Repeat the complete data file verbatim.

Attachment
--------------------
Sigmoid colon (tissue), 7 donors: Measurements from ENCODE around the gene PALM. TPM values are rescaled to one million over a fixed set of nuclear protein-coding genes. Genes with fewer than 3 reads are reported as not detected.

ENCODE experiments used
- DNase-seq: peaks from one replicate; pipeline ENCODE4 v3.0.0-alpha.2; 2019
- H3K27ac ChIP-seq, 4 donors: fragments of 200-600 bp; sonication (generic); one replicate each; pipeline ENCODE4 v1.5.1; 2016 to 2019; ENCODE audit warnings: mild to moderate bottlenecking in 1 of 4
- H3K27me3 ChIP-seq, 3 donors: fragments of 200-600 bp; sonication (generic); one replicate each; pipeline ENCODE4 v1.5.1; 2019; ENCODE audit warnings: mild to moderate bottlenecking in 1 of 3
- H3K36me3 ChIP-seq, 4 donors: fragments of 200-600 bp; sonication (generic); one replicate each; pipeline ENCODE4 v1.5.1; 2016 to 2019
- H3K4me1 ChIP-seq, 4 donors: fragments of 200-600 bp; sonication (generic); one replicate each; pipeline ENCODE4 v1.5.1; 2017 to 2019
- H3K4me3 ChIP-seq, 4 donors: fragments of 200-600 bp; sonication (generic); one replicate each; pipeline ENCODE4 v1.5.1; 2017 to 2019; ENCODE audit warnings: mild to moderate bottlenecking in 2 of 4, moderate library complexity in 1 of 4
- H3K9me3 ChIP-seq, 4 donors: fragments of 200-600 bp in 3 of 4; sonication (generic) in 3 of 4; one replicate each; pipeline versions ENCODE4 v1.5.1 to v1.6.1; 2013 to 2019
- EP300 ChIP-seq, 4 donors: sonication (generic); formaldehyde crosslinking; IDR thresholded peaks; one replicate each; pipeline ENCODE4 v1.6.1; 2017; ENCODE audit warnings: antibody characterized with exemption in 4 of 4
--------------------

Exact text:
Sigmoid colon (tissue), 7 donors: Measurements from ENCODE around the gene PALM. TPM values are rescaled to one million over a fixed set of nuclear protein-coding genes. Genes with fewer than 3 reads are reported as not detected.

ENCODE experiments used
- DNase-seq: peaks from one replicate; pipeline ENCODE4 v3.0.0-alpha.2; 2019
- H3K27ac ChIP-seq, 4 donors: fragments of 200-600 bp; sonication (generic); one replicate each; pipeline ENCODE4 v1.5.1; 2016 to 2019; ENCODE audit warnings: mild to moderate bottlenecking in 1 of 4
- H3K27me3 ChIP-seq, 3 donors: fragments of 200-600 bp; sonication (generic); one replicate each; pipeline ENCODE4 v1.5.1; 2019; ENCODE audit warnings: mild to moderate bottlenecking in 1 of 3
- H3K36me3 ChIP-seq, 4 donors: fragments of 200-600 bp; sonication (generic); one replicate each; pipeline ENCODE4 v1.5.1; 2016 to 2019
- H3K4me1 ChIP-seq, 4 donors: fragments of 200-600 bp; sonication (generic); one replicate each; pipeline ENCODE4 v1.5.1; 2017 to 2019
- H3K4me3 ChIP-seq, 4 donors: fragments of 200-600 bp; sonication (generic); one replicate each; pipeline ENCODE4 v1.5.1; 2017 to 2019; ENCODE audit warnings: mild to moderate bottlenecking in 2 of 4, moderate library complexity in 1 of 4
- H3K9me3 ChIP-seq, 4 donors: fragments of 200-600 bp in 3 of 4; sonication (generic) in 3 of 4; one replicate each; pipeline versions ENCODE4 v1.5.1 to v1.6.1; 2013 to 2019
- EP300 ChIP-seq, 4 donors: sonication (generic); formaldehyde crosslinking; IDR thresholded peaks; one replicate each; pipeline ENCODE4 v1.6.1; 2017; ENCODE audit warnings: antibody characterized with exemption in 4 of 4